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Global architecture studio Woods Bagot is playing a key role in the design and development of Melbourne Quarter by Lendlease through the delivery of key infrastructure and urban master-planning.
The practice has designed two new commercial towers, a standalone retail building and an extension to the existing Sky Park in the 2.5-hectare urban regeneration precinct opposite Southern Cross Station at the western end of Melbourne’s CBD.
Talk to Hazel Porter about Woods Bagot shapes Melbourne Quarter precinct
In its first tower, Two Melbourne Quarter (2MQ), Woods Bagot opted for a simple sculptural form in a singular expression, harbouring an agile and technologically forward collaborative working environment.
Completed in 2020, the 50,000-square-metre crystalline tower rises 24 levels above Collins Street in the northern Southern commercial section of the precinct.
Work is well underway on Woods Bagot’s second commercial tower, Melbourne Quarter Tower (MQT), the ‘flagship’ of the precinct, slated for completion mid-2024. As the third and final commercial building in the precinct, MQT is a 34-level curvilinear tower raised above a cantilevered podium encompassing nearly 70,000 sq m of office space.
The tower design derives its shape from the arc of Wurundjeri Way, set back to enable the curved architectural form to embrace the ample open space of Melbourne Square. The curved veil is designed to mitigate strong winds and harsh weather conditions, with the concave face addressing the square.
A dramatic, sloping roofline provides an intriguing counterpoint to the rectilinear skyline, cleverly negotiating solar access regulations and creating a striking tenancy within the building’s crest unlike anything else in the city.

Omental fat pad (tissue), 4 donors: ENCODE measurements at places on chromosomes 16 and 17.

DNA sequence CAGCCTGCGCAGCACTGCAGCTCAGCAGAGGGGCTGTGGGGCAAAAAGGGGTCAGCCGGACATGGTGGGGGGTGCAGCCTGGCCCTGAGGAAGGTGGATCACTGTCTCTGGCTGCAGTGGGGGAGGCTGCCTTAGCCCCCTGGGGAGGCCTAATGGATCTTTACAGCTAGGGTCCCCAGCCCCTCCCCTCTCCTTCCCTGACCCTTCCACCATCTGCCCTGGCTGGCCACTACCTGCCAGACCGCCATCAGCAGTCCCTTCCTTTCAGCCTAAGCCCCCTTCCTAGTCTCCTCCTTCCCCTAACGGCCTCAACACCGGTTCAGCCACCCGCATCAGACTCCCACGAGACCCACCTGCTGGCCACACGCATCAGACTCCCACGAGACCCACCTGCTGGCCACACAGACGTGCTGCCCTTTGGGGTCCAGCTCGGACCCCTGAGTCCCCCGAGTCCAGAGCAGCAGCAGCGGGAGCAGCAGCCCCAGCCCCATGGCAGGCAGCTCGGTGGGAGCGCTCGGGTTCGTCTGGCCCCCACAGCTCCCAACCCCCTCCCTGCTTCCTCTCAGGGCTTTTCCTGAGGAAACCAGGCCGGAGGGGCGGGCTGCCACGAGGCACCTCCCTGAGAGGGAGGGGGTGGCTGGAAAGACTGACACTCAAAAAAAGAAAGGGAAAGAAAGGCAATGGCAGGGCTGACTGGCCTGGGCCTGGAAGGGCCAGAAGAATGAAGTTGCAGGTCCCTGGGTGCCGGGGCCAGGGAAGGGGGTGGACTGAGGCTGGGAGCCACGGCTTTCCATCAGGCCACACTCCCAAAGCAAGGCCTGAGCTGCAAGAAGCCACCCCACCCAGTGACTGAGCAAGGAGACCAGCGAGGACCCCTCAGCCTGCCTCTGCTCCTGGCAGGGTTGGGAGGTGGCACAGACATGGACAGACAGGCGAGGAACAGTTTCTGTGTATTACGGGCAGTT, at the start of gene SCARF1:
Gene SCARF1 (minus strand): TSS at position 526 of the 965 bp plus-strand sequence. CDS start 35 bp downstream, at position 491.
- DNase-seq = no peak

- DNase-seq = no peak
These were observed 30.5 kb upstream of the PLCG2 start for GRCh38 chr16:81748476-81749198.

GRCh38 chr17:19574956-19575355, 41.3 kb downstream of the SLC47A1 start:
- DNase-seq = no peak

Woods Bagot also designed a standalone retail complex connected to Sky Park – an elevated, north-facing green oasis in the centre of the city, comprising 2,000sq m of open-air landscape floating 12 metres above street level.
Suspended over Collins Street, the Sky Park is connected to ground level by a dramatic, freestanding double-helix spiral staircase and glass access lifts, supported by the Woods Bagot-designed retail tenancy.
With Oculus Landscape Architecture, Woods Bagot has helped to curate the ground plane, equivalent in scale to an entire city block. Intimate gardens, raised lawns, central plazas and winding through-links break up the mass of the precinct and provide biophilic connections, improving the wellbeing and productivity of its users.
The commercial towers are anchored by Melbourne Square, the social heart of Melbourne Quarter, flanked by food and beverage outlets.
The remaining buildings in the precinct include One Melbourne Quarter (a 28-storey commercial tower by architects Denton Corker Marshall), a wellness and retail annex designed by Wardle, and a 44-storey east residential tower by Fender Katsalidis. The final instalment of the precinct will be the west residential tower, also by Fender Katsilidis.
Bounded by Collins and Flinders streets, Melbourne Quarter is one of the city’s largest mixed-use urban developments. More than half of the floorplate is dedicated to public open space, earning it the classification of an “urban regeneration” development, returning public and greenspace back to the city.
Melbourne Quarter capitalises on under-utilised urban space to deliver public benefits such as better connectivity and social inclusion, an affiliation with nature, and the revitalisation of disused urban space.
A key tenet of the masterplan is to bridge an existing gap between Docklands and Melbourne’s CBD.
Building over Wurundjeri Way and Collins Street, the precinct creates new public parks, workplaces, residences and community spaces, with laneway and pedestrian links insinuating the precinct into the wider city fabric.
Melbourne Quarter was awarded a 6-Star Green Star rating from the Green Building Council of Australia – the highest sustainability rating achievable in Australia.
The final stages of the precinct – which will include the completion of a second residential tower – are slated for 2026. Once completed, the landmark development is expected to house 13,000 new workers and 3,000 residents.
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